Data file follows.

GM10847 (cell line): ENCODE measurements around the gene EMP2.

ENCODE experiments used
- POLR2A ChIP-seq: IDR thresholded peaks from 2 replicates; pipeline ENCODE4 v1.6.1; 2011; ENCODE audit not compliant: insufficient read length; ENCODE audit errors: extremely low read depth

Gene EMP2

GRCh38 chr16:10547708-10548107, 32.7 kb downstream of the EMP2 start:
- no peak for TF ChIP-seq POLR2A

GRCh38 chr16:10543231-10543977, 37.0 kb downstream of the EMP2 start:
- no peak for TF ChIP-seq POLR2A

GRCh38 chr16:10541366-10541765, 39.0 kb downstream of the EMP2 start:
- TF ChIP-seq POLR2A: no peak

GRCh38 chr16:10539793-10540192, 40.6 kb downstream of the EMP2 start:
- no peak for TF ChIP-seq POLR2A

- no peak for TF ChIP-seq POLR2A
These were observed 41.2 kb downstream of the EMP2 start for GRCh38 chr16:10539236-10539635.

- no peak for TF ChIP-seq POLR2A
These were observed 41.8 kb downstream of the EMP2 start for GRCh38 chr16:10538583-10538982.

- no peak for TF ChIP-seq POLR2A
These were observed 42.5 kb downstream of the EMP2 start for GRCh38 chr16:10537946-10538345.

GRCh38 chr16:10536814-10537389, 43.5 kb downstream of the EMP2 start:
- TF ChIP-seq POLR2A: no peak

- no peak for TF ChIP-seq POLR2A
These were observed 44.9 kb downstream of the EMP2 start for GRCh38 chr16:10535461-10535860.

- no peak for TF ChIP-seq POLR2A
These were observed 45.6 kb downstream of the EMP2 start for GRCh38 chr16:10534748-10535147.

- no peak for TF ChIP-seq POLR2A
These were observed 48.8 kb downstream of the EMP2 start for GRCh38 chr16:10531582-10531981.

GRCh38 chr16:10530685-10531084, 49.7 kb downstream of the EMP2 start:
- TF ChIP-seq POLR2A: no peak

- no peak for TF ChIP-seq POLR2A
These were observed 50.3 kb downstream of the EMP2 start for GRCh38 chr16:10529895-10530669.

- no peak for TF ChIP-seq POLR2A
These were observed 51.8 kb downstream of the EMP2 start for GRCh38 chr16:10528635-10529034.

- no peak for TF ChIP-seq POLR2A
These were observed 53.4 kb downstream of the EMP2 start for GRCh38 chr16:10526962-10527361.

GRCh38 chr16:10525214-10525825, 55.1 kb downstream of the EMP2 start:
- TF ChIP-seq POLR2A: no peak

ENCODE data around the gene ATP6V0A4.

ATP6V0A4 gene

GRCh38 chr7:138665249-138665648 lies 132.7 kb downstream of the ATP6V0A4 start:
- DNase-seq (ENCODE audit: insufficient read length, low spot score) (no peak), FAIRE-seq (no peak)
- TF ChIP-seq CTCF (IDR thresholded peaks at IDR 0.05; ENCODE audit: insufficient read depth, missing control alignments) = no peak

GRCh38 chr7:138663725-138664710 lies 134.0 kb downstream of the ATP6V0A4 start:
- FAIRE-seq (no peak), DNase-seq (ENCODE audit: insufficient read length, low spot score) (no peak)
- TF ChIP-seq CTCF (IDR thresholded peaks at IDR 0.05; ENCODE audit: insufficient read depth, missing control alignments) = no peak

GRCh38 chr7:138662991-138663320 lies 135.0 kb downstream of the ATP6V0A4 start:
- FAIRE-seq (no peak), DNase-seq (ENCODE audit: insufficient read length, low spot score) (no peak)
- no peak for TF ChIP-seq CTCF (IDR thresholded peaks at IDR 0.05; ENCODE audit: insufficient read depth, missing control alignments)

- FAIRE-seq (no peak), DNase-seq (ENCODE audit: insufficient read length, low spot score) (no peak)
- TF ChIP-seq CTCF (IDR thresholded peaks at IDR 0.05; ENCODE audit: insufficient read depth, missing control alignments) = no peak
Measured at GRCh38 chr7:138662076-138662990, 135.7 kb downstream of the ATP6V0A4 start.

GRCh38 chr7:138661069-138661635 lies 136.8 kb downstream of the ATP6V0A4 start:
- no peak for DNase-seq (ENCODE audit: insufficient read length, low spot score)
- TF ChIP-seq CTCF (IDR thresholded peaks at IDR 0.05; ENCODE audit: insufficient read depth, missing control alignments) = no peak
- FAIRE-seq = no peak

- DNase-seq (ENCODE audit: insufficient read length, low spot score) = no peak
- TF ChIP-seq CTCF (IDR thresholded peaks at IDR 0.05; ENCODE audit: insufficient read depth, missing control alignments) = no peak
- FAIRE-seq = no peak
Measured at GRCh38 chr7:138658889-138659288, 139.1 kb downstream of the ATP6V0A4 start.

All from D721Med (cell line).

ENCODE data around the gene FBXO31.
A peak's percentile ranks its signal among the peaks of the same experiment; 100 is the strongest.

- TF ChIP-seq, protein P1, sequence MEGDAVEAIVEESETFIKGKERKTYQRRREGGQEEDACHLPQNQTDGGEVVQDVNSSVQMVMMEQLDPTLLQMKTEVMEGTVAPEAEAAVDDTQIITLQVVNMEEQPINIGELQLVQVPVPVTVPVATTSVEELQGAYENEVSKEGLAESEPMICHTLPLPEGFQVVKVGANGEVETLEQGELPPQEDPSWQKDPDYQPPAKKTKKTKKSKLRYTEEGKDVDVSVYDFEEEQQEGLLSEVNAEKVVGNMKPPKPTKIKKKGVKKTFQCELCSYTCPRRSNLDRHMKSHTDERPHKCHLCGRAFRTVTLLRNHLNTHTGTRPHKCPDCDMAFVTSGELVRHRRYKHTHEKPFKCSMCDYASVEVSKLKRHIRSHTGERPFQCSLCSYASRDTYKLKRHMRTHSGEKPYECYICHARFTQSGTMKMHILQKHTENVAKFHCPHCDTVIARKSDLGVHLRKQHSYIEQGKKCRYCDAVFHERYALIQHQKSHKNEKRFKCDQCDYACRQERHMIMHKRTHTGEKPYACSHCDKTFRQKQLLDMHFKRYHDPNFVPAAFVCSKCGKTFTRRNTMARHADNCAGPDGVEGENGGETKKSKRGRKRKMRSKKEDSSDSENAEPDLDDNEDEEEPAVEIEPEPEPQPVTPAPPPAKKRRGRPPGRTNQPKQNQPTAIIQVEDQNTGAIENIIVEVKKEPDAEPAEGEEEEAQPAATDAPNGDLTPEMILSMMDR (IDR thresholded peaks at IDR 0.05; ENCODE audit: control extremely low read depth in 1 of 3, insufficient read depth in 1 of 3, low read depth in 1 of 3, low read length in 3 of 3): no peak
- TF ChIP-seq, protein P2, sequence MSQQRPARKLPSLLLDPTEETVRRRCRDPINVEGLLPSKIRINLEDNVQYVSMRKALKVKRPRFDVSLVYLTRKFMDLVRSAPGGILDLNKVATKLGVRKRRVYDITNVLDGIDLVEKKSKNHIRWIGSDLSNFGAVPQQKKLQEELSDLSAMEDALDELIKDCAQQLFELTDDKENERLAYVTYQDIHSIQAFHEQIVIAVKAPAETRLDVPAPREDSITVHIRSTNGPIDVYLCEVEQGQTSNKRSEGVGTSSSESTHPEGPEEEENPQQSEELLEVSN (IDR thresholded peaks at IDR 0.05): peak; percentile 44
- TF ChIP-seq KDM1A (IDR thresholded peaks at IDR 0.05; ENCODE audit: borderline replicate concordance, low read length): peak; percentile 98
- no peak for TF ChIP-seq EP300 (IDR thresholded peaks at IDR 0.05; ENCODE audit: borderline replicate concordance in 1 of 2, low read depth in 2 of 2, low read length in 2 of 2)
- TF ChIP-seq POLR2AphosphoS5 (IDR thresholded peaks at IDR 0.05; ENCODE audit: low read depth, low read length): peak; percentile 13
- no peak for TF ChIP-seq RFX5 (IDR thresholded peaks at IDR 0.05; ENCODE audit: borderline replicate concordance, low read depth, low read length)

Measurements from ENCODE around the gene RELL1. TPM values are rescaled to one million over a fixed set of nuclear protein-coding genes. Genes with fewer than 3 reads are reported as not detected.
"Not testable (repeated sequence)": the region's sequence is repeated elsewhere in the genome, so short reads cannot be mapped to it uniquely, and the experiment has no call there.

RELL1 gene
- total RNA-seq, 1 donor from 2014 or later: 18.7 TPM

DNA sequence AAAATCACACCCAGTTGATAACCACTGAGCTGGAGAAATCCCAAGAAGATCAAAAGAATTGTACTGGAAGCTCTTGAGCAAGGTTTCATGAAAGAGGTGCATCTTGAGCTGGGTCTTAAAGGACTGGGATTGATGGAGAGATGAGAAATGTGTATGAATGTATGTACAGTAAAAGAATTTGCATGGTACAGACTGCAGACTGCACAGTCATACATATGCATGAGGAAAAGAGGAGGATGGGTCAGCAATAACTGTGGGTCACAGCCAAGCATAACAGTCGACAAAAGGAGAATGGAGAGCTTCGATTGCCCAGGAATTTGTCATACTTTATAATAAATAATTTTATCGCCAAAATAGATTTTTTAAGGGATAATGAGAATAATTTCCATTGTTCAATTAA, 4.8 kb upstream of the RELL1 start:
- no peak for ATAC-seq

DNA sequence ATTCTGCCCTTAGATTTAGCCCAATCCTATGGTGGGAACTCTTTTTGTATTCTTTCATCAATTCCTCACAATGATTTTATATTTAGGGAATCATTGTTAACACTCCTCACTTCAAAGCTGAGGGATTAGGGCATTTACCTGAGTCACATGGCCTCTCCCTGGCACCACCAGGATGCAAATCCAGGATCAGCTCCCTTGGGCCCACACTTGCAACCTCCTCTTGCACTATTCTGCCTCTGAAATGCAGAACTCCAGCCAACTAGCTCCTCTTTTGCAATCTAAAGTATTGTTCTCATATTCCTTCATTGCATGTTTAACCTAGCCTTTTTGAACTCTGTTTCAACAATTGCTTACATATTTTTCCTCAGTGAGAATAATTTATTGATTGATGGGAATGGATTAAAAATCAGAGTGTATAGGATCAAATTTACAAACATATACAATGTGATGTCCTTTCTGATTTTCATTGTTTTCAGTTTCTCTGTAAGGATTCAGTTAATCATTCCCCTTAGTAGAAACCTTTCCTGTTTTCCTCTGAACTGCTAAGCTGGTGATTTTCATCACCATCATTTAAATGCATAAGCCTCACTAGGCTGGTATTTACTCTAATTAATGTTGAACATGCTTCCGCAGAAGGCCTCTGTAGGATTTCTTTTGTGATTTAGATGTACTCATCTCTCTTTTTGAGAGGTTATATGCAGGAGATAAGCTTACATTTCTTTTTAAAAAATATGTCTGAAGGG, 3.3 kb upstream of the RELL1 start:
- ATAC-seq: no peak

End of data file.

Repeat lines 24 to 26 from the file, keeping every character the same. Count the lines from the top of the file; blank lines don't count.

These were observed 45.6 kb downstream of the EMP2 start for GRCh38 chr16:10534748-10535147.

- no peak for TF ChIP-seq POLR2A
These were observed 48.8 kb downstream of the EMP2 start for GRCh38 chr16:10531582-10531981.